Eric Idle OnlineMy Life

Deaf in Venice

By , June 25, 2012 6:48 am

Diamond Jubilees are a Girl’s Best Friend

The Jubilee was very British :  very long, very wet, and not much fun.   But by God they stayed the course.  A flotilla of Royals on a gala barge grimly faced the driving rain which seemed determined to kill the celebrants.   Wellington would be proud.   Contemplating the Queen stoically standing on her barge for three and a half hours in the freezing rain (Prince Philip was taken to hospital next day) reminds me of the stern stuff from which she is made.

“Couldn’t they give her a chair? ” Tania asked in her sensible American fashion, but that’s not the point.  Being British is about the pursuit of unhappiness.  That and getting shit faced on Public holidays.

Harrison Ford once told me he was going to donate some money to teach the Brits how to enjoy themselves.  But anyone can enjoy themselves.  To make a public holiday an example of stoical duty, now that’s British.

I sensibly watched from the comfort of a friends armchair in Henley, being dragged from sleep occasionally by the increasing desperation of the BBC commentators to make any sense at all.   A reference to “Nelson at Waterloo” I particularly enjoyed.  The thrilling idea that a ten years dead Admiral should have been present at a famous land battle was perhaps the most interesting speculation of the entire programme.  Was he on his ship?   But the attempt by the commentary team to make the most mundane things seem interesting became increasingly desperate, very British, very funny, and very Monty Python.   It was all there:  cake making by the Women’s institute, large ladies in large hats in the rain, watercolorists desperately holding up water colors seeping off the page, the spirit of “carrying on” –  ah you have to love we Brits.   But with summers like this no wonder we love California.

Italy fortunately was sunny, although Venice,  whence we fled in the knowledge that all the water was meant to be there, was completely flooded by tourists.  Five enormous Cruise Ships were berthed in the port,  which meant that it was impossible to cross St. Mark’s square at all.  Thousands of people of all nations followed hundreds of muttering tour guides, and on the Rialto you risked being pitched into the Grand Canal as they jostled and fought for their photo op.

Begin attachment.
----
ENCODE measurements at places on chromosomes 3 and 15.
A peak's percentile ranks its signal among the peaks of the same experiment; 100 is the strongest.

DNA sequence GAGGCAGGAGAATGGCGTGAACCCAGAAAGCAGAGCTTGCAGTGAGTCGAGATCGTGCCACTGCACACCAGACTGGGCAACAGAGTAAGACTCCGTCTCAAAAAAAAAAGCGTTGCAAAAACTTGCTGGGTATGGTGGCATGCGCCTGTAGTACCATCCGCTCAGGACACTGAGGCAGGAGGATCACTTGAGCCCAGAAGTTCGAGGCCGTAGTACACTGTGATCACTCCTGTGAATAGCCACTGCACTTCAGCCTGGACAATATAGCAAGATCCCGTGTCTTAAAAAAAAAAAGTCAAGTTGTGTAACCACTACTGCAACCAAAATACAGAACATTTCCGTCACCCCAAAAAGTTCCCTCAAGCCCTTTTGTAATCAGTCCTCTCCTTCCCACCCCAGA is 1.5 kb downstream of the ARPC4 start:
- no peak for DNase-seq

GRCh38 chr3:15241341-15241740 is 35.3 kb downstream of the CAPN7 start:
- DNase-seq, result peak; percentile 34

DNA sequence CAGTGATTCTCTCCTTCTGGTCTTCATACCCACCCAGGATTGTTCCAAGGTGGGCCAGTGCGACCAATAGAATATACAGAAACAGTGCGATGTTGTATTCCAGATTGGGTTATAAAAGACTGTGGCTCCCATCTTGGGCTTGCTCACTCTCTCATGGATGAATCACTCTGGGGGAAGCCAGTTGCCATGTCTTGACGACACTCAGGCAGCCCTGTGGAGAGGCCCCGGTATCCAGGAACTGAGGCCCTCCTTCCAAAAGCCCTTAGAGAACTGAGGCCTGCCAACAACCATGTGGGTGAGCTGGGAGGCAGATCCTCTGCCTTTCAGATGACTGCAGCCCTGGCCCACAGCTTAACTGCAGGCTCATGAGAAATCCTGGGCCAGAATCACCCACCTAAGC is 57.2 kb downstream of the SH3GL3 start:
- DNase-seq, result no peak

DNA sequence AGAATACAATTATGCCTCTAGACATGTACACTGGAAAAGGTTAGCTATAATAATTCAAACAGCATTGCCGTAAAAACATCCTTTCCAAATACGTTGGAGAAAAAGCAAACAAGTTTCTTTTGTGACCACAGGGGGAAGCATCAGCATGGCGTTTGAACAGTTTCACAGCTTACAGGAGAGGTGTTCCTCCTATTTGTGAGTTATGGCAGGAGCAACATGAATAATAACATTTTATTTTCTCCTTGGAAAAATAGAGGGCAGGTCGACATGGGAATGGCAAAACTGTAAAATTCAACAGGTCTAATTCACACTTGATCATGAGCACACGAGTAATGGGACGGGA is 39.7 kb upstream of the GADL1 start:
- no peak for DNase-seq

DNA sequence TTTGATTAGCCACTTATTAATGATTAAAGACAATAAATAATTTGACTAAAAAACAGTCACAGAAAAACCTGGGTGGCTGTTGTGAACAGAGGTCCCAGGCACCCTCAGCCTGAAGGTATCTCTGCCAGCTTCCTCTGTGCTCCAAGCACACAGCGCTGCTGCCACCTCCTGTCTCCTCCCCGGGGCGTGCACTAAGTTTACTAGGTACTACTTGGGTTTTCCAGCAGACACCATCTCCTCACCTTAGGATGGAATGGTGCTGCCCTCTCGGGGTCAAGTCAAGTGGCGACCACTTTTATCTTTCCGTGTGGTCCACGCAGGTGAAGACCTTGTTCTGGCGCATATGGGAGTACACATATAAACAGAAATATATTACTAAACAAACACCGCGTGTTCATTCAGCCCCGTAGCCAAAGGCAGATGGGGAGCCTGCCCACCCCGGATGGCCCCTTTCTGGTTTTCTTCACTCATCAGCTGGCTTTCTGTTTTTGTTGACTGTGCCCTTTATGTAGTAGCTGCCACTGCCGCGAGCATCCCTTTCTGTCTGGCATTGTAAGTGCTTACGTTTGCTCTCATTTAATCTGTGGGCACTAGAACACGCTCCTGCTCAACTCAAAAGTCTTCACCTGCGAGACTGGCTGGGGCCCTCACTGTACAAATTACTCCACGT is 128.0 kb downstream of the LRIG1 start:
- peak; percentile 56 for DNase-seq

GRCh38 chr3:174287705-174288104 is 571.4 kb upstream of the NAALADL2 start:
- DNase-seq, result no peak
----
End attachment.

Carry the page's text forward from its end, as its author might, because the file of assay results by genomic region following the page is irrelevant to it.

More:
St. Mark’s  itself was surrounded by a three hour line of cattle, sorry cruisers, so we nipped into the Doge’s Palace, which is a better tour anyway, and allows you to glimpse something of the tremendous power of the Venetian Empire at its height:  a cross between Washington,  Wal-Mart and the Papacy.

Of course the best thing to do in Venice is to get lost.  Once you head away from the crowds you soon find yourself in deserted squares, and tiny alleys and subterranean passageways, hidden away from the Pizza hunting masses.    I chose to hide from the poor and struggling masses by watching footie with my friend Jeff at the Cipriani.

“Is this in Hi Def?” I asked.

“No, half Def,” he replied.

Don’t you hate it when your friends are funnier than you…

But it was inevitably the weather that gave us the biggest surprise.  On our penultimate morning the sky darkened, thunder rattled around and a huge, menacing, black cloud headed for the Church of the Salute directly in front of our Byronic casement windows.

“Honey, have a look at this”  I said to the wife.

“I’m just….”

“No really you must come and have a look at this right now.”

“Holy shit.  Is it……?”

“Yes a tornado!”

In Venice.  Heading towards our hotel.

Mercifully as it hit the Guidecca island it slid to our left along the lagoon, running between us and the Lido, becoming a waterspout before our amazed eyes, touching down on the water and sucking up huge masses of material.  Up on the roof terrace we watched it tear into the Botanical Gardens where Tania took pictures and video footage.

Fortunately no one was killed, though many boats and houses were hammered.  Tornadoes are rare but not unknown in Venice.   One in the seventies lifted up a Vapo (one of the huge water boats that are like buses there) and slammed it back down into the lagoon, killing seventy six, or so my pal Dario gleefully informed me.

See him at work in his book binding atelier

Alas, none of the Cruise ships were destroyed, though to watch them leaving on the evening tide, gigantic, monstrous things, as long and as high as a city block, is to experience both the feeling of awe at what mankind can create and despair at the uses to which it puts such skill.

Hopefully they didn’t have an Italian Captain….


Image © 2012 Tania Kosevich